LibLink: Anuja Prashar – At the heart of why Europe matters

Operation Black Vote has an interesting interview with Anuja Prashar, Lib Dem Euro candidate in London, covering a whole range of issues, including her views of the future of the European Union.

Here’s a sample:

Prashar, an OBV graduate from the 2011 Parliamentary Shadowing Scheme, is rapidly making her political presence be felt. Having shadowed Baroness Ros Scott, former President of the Liberal Democrats with who she has maintained a relationship, Prashar feels she was given a unique and exceptional opportunity on OBV’s scheme and was surrounded with like-minded people.

During my time talking with her she consistently reiterated the need for our society to not simply tolerate each other’s differences, but to engage with and celebrate them. Whilst on the OBV programme, Prashar founded and implemented the organisation British United Indian Liberal Democrats also known as BUILD which is geared particularly at Members who are of Indian origin or those with an association/interest in Indian matters, who go beyond the mere ‘tolerance’ of diversity, to accept and value cultural, social and economic diversity within British society.

Her grassroots experience of politics and as a current member of the Liberal Democrats, Prashar has collaborated and having cultivated good relationships with the Chinese, Romanians, Turkish, Caribbean and African forums, to name a few and is a strong advocate for pluralism and recognising the different strengths of all people, valuing them and taking the opportunity to engage and empower them.

Synergy must occur she says. Having always had an interest in politics Prashar, born in Kenya, has spent significant amounts of time in Africa, Britain, even studying in America giving her a rare comprehensive grasp on the social workings of each society. Upon arriving in the UK more than 20 years ago, she quickly recognised the necessity that in order to be part of the solution she had to learn more and was inspired to get educated.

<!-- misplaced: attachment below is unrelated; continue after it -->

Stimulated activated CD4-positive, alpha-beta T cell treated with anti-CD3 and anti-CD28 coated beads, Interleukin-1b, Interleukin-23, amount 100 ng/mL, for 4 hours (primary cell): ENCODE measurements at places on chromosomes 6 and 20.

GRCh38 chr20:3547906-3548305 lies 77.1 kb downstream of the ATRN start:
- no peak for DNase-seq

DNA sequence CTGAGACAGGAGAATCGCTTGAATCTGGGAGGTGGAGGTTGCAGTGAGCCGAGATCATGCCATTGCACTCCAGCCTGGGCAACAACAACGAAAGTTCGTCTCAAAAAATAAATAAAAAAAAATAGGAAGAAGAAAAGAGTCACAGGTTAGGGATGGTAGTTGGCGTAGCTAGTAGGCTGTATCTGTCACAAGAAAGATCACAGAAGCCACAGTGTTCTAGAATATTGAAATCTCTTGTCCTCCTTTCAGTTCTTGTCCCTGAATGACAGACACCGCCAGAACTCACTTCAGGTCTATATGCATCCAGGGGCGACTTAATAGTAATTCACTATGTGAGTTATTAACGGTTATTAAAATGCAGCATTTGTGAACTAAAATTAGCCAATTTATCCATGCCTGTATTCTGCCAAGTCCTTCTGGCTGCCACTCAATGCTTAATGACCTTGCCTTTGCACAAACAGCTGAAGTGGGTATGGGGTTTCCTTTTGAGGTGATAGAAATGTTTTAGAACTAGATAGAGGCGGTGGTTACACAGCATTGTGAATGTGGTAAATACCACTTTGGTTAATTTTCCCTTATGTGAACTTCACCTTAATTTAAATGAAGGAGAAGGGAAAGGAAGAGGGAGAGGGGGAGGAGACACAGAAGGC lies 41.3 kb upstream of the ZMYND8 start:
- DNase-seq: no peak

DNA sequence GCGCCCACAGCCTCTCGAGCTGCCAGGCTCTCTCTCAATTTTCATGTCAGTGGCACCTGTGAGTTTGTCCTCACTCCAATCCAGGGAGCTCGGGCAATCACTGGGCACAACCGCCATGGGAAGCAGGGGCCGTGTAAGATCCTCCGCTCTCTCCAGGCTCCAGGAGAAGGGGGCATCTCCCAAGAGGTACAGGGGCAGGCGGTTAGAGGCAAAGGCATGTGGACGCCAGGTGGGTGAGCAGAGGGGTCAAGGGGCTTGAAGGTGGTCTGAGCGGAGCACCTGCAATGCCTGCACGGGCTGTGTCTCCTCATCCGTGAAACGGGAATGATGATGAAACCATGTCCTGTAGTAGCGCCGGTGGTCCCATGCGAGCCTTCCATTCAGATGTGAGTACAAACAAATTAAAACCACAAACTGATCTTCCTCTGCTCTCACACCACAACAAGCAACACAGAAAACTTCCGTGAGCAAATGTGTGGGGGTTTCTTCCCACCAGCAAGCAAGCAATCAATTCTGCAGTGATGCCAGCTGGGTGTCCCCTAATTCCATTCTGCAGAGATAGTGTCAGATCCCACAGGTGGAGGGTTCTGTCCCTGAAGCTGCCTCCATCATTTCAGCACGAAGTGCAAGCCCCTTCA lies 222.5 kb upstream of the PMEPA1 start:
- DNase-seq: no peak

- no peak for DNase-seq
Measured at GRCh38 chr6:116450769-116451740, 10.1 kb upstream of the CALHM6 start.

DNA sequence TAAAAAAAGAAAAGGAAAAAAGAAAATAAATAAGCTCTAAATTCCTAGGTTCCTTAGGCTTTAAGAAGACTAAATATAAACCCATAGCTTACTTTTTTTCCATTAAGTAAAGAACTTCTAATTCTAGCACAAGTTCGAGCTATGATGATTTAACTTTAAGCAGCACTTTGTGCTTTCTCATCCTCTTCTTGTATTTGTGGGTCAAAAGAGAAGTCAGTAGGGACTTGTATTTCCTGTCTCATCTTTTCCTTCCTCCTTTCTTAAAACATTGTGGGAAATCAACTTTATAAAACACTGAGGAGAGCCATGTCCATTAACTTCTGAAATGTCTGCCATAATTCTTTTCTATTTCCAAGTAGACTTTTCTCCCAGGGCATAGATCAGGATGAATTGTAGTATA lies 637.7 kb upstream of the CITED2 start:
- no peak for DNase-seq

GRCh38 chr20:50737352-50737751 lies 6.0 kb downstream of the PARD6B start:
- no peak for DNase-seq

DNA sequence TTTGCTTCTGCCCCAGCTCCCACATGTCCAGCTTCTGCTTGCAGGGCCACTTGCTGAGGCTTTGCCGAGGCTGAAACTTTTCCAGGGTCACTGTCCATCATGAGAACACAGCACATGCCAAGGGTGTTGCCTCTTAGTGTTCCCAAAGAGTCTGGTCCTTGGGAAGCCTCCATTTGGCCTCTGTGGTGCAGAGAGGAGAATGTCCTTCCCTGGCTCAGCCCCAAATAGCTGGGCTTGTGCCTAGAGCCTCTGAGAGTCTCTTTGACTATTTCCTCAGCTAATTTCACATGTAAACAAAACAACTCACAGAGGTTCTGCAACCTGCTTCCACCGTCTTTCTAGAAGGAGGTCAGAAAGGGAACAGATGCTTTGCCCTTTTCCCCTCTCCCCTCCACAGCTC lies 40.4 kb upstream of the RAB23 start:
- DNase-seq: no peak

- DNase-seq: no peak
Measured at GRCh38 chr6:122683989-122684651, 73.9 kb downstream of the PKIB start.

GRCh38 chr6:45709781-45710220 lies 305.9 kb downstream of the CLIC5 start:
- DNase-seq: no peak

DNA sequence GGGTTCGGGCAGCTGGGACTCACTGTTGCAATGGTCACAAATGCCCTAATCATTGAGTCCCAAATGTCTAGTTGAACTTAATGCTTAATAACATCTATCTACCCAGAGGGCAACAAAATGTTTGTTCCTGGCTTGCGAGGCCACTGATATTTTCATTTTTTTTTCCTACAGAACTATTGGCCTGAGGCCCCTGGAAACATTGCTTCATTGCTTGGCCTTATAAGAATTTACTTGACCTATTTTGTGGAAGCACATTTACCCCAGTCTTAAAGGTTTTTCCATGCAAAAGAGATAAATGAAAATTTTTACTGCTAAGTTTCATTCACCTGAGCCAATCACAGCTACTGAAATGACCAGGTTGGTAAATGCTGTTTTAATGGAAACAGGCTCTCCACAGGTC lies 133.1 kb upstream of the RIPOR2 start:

She says that people must realise that even down to historical discourse, we are socialised in particular perceptions about particular people or groups of people. Britain especially has looked out at the rest of the world with a very marked view. Take the Commonwealth; if we continue to sit in the past and think of it as a patronage, Britain will be “Missing the trick”, it is the time to let go of our historical legacy and collaborate, optimising their strengths and ours together.

She mentioned that economically, as many have already realised, China is well on its way to becoming a big contender, yet there is little to no engagement from the UK, but there is a similar situation with Kenya and that we have 2-5 years at most to capitalise on these economies. She believes that people such as her and others, should be utilised for their connections and networks in these countries to encourage partnership.

And you can read the full piece on the OBV site here.

* Nick Thornsby is a day editor at Lib Dem Voice.

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4 Comments

  • ‘Prashar has collaborated and having cultivated good relationships with the Chinese, Romanians, Turkish, Caribbean and African forums, to name a few and is a strong advocate for pluralism and recognising the different strengths of all people, valuing them and taking the opportunity to engage and empower them.’

    How about seeing people as individuals and not groups. If we must see people as groups why as nations? Not very liberal to me. Empower individuals not the self appointed and often reactionary male leaders of ethnic minority groups who have their own interests at heart. If you really want pluralism stop trying to box people into a culture that they are given at birth and are told be stick to it.

  • Clear Thinker 22nd Aug '13 - 1:37pm

    Best wishes for the future, Anuja!
    http://www.anujaprashar.co.uk/

  • ‘But since individuals are not treated equally then it’s hardly surprising that people voluntarily form groups based on things they have in common.’
    But they don’t just do this. They then go on to advocate things which will further alienate them from society like exemptions from law. Other groups try to integrate not create their own little ghetto – gay groups fighting for gay marriage springs to mind.

    Its all very well talking about how wider society can oppress certain groups. But what about when such groups oppress their own members?

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